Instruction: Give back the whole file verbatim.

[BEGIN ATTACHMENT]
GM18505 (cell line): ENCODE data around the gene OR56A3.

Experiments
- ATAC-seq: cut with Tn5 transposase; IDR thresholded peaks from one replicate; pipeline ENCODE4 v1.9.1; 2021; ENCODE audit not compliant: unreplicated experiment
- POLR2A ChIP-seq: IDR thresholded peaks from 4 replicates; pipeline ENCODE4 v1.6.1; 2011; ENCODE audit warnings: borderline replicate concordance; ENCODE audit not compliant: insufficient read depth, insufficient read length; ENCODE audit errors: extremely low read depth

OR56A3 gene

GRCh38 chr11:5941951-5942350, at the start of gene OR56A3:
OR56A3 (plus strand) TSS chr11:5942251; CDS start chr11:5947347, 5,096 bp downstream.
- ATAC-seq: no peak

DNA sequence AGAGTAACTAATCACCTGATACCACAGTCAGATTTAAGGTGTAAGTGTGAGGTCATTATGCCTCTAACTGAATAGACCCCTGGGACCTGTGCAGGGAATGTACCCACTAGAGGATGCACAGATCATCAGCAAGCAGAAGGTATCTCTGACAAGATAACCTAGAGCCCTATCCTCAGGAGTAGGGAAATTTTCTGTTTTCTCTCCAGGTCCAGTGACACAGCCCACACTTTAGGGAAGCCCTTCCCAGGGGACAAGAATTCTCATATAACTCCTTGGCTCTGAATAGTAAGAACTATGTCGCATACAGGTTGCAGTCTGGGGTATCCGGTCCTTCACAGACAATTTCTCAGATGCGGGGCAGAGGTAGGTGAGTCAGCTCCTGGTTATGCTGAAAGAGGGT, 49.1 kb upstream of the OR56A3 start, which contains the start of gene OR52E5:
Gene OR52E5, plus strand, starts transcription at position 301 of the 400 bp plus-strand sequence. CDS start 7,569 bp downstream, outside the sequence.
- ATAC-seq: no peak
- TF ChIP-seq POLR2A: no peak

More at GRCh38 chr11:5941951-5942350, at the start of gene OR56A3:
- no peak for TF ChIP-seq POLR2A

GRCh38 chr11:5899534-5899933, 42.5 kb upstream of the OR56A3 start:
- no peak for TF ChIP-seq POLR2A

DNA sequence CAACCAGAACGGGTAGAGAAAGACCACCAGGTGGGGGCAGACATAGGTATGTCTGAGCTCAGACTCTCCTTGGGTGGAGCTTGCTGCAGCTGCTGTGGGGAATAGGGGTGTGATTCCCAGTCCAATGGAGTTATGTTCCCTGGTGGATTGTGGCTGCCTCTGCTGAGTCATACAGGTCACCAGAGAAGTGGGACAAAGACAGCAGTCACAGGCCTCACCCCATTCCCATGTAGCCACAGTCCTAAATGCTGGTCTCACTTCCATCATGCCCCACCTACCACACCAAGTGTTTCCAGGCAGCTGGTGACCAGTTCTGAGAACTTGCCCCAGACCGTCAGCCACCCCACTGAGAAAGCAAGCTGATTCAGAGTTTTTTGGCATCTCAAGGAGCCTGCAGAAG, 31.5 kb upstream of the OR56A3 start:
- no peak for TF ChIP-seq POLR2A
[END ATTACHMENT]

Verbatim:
GM18505 (cell line): ENCODE data around the gene OR56A3.

Experiments
- ATAC-seq: cut with Tn5 transposase; IDR thresholded peaks from one replicate; pipeline ENCODE4 v1.9.1; 2021; ENCODE audit not compliant: unreplicated experiment
- POLR2A ChIP-seq: IDR thresholded peaks from 4 replicates; pipeline ENCODE4 v1.6.1; 2011; ENCODE audit warnings: borderline replicate concordance; ENCODE audit not compliant: insufficient read depth, insufficient read length; ENCODE audit errors: extremely low read depth

OR56A3 gene

GRCh38 chr11:5941951-5942350, at the start of gene OR56A3:
OR56A3 (plus strand) TSS chr11:5942251; CDS start chr11:5947347, 5,096 bp downstream.
- ATAC-seq: no peak

DNA sequence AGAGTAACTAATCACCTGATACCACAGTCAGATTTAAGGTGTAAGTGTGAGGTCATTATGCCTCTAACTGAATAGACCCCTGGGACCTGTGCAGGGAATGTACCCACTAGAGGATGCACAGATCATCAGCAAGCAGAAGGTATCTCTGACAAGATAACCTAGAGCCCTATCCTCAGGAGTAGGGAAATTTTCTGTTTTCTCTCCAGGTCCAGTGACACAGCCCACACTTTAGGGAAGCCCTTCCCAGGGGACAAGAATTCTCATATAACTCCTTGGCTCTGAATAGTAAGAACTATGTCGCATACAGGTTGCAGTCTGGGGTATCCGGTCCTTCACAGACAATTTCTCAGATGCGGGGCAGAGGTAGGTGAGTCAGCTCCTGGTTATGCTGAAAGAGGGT, 49.1 kb upstream of the OR56A3 start, which contains the start of gene OR52E5:
Gene OR52E5, plus strand, starts transcription at position 301 of the 400 bp plus-strand sequence. CDS start 7,569 bp downstream, outside the sequence.
- ATAC-seq: no peak
- TF ChIP-seq POLR2A: no peak

More at GRCh38 chr11:5941951-5942350, at the start of gene OR56A3:
- no peak for TF ChIP-seq POLR2A

GRCh38 chr11:5899534-5899933, 42.5 kb upstream of the OR56A3 start:
- no peak for TF ChIP-seq POLR2A

DNA sequence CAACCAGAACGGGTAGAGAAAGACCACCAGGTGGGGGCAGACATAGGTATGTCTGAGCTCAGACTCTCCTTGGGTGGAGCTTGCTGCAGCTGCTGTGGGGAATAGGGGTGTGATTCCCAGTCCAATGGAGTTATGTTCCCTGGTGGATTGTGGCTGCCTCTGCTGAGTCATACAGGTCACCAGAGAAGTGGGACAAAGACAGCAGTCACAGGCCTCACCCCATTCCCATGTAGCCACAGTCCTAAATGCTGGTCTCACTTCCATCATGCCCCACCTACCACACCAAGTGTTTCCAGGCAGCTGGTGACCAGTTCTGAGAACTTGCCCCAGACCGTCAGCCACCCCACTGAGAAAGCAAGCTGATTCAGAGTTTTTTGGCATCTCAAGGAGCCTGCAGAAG, 31.5 kb upstream of the OR56A3 start:
- no peak for TF ChIP-seq POLR2A